Brush strokes bring black and white to life

0
3

To celebrate the start of 2023, the Dokuritsu Shojindan Foundation is holding its annual like this (Japanese calligraphy) exhibition at the National Art Center, Tokyo, in Minato Ward this month.

The 71st Dokuritsu Sho Exhibition will display some 1,900 expressive works in the spacious hall, offering visitors an unusual atmosphere of only black and white. The organization’s works are characterized by free expression and creativity, making them more like contemporary art than calligraphy. Works of various sizes, some as large as an entire wall in an exhibition space, radiate dynamics such as rising and falling tensions, heaviness and lightness, wetness and dryness, and softness and hardness, allowing viewers to feel different emotions.

ALSO READ  The three-day arson attack by the Myanmar army forces 10,000 people to flee

The foundation has about 2,200 members who are independent sho artists and enthusiasts from Hokkaido to Okinawa. The foundation’s openness and freedom, with an emphasis on individuality and creativity, is a stark contrast to many other sho schools that value different styles. This hallmark is based on the philosophy of the founder, Teshima Yuhkei, a very prominent calligrapher in Japan who has made a great contribution to the worldwide promotion of sho. He founded the foundation in 1952 as a non-profit organization with a mission to create a new form of sho that can be appreciated internationally based on unique Eastern traditions.

ALSO READ  China's COVID-19 death toll of 60,000 calls for more data

Part of the exhibition shows works by foundation members and associate members. The jury members of the Foundation award three prizes for outstanding work by these artists. Another part is for the work of both members and non-members. Five prizes are awarded to outstanding works in this category. Submissions from non-members between the ages of 18 and 23 that receive high ratings will receive a special prize. A third is reserved for smaller pieces submitted by enthusiasts aged 15 or older, who are also eligible for prizes. Finally, this year’s event will feature a separate room for a special exhibition titled “Showcasing Dokuritsu’s heritage, special large works.”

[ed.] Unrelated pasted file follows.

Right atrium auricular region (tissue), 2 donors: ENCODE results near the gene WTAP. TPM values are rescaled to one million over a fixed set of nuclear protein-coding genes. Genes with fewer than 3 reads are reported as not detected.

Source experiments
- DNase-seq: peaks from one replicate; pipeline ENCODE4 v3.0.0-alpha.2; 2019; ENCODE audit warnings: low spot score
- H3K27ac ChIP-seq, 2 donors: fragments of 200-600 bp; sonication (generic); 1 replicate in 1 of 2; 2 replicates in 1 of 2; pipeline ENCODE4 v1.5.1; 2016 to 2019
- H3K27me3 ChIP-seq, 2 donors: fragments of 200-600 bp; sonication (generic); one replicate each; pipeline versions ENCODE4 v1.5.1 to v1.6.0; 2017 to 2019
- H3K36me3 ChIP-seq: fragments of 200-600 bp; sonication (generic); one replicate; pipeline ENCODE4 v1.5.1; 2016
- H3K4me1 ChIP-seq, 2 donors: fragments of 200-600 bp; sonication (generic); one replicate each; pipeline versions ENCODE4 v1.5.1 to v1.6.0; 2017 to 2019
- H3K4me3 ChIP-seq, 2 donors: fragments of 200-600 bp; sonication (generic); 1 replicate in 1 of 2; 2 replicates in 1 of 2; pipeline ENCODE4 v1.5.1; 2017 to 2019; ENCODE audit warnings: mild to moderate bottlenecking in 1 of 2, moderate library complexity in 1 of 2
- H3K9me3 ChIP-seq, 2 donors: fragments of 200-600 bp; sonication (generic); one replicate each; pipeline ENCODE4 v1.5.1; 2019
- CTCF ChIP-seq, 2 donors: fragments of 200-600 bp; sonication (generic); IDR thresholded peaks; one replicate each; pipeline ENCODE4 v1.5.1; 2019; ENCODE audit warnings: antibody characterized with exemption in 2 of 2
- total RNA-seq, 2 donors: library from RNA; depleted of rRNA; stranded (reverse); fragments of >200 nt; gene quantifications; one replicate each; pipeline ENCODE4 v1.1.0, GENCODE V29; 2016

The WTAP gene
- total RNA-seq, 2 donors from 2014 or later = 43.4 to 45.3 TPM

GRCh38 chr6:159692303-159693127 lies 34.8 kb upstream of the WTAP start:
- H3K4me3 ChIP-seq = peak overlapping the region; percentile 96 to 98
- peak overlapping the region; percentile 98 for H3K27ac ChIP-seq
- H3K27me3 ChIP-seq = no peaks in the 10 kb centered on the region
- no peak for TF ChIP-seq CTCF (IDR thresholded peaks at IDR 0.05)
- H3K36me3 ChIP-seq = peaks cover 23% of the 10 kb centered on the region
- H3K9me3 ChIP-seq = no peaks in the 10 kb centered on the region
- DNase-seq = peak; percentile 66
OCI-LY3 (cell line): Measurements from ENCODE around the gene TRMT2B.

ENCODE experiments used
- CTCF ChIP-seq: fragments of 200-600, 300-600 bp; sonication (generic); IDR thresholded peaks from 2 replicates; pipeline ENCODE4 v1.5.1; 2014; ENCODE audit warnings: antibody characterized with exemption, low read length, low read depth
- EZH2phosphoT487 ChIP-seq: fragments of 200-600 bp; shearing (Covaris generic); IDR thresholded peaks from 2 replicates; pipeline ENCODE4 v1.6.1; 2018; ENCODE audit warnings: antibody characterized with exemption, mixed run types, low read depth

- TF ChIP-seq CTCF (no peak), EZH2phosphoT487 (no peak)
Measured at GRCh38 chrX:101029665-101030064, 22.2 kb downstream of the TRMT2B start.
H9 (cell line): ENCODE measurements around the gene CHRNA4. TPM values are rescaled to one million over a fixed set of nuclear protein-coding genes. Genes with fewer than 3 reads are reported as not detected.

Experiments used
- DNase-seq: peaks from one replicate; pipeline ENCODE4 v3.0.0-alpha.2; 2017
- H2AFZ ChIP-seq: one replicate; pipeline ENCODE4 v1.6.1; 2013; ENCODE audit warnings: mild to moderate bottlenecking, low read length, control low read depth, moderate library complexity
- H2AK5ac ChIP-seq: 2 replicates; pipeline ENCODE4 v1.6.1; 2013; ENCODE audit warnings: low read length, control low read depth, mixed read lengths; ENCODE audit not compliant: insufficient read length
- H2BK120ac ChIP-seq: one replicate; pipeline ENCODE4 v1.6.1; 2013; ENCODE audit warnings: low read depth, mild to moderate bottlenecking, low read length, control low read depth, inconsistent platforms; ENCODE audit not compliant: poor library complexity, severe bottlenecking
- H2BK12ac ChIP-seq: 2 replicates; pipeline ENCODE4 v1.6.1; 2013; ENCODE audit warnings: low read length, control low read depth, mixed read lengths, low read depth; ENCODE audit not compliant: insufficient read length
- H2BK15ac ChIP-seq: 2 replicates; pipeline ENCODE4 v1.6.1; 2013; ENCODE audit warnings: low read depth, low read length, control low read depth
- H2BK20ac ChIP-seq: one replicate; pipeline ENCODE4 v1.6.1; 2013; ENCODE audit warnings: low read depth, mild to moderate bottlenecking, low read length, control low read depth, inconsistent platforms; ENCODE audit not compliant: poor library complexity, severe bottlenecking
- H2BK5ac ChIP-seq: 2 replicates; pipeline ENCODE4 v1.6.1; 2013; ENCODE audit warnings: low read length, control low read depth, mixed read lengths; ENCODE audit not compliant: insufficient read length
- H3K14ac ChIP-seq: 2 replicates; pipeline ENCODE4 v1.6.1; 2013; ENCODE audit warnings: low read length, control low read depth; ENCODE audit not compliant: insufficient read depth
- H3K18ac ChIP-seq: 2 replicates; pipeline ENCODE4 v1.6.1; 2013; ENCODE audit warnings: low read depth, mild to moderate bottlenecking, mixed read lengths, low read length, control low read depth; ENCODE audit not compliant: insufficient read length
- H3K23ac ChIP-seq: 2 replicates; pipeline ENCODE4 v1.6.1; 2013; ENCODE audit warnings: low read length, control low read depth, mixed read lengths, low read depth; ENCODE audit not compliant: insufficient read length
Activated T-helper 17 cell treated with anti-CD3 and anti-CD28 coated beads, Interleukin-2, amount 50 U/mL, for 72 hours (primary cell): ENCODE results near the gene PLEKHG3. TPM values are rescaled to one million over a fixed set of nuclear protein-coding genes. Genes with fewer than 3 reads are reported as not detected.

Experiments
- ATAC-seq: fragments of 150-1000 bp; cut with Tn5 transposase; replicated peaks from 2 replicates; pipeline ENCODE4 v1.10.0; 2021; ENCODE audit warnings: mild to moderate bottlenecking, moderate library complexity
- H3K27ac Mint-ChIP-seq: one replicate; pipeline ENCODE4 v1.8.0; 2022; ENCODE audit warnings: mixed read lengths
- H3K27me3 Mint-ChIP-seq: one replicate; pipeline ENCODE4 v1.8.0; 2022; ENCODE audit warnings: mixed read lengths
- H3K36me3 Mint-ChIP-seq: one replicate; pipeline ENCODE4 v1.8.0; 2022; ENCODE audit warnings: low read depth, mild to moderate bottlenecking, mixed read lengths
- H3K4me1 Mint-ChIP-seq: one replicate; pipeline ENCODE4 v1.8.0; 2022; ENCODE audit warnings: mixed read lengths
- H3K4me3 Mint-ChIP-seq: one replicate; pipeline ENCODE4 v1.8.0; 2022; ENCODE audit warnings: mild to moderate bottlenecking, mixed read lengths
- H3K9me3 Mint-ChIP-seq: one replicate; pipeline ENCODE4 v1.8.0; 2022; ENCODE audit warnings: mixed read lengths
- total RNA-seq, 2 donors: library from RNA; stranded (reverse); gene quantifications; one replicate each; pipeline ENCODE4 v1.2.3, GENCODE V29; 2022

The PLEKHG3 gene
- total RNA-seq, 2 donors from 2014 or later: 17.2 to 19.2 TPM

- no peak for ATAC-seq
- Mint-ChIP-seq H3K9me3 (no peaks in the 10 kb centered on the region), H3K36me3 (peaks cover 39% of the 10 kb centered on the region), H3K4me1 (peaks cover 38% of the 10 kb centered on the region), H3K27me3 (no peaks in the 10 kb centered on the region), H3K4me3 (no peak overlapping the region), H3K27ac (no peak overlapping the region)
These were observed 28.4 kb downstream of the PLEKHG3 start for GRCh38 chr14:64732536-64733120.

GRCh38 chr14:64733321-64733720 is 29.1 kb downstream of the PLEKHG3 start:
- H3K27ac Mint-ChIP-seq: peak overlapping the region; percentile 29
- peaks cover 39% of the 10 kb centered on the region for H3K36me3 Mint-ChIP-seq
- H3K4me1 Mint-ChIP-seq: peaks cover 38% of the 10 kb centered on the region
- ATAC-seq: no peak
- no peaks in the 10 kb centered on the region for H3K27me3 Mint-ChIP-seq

ALSO READ  Authorities refuse to allow relatives of sick Tibetan businessman to visit him in prison

For the third year in a row, presentations by leading calligraphers in Japanese with English interpretation, as well as the calligraphy workshops, have been canceled due to coronavirus concerns. However, the exhibition continues to stimulate the imagination of visitors and provide space for reflection.

With the exception of January 17, the exhibition can be seen daily until January 22 from 10 a.m. to 6 p.m. Entrance is free.

Visit https://www.dokuritsu.or.jp/english/ for more information about the Dokuritsu Shojindan Foundation.
Download the PDF of this article